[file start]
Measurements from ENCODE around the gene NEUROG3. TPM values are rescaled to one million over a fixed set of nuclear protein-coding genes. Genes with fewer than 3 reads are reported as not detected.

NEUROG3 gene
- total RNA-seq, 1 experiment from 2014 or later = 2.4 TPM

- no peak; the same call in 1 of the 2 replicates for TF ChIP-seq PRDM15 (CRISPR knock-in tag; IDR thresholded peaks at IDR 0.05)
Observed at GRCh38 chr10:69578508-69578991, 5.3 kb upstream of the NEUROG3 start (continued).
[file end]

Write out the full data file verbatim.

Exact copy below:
Measurements from ENCODE around the gene NEUROG3. TPM values are rescaled to one million over a fixed set of nuclear protein-coding genes. Genes with fewer than 3 reads are reported as not detected.

NEUROG3 gene
- total RNA-seq, 1 experiment from 2014 or later = 2.4 TPM

- no peak; the same call in 1 of the 2 replicates for TF ChIP-seq PRDM15 (CRISPR knock-in tag; IDR thresholded peaks at IDR 0.05)
Observed at GRCh38 chr10:69578508-69578991, 5.3 kb upstream of the NEUROG3 start (continued).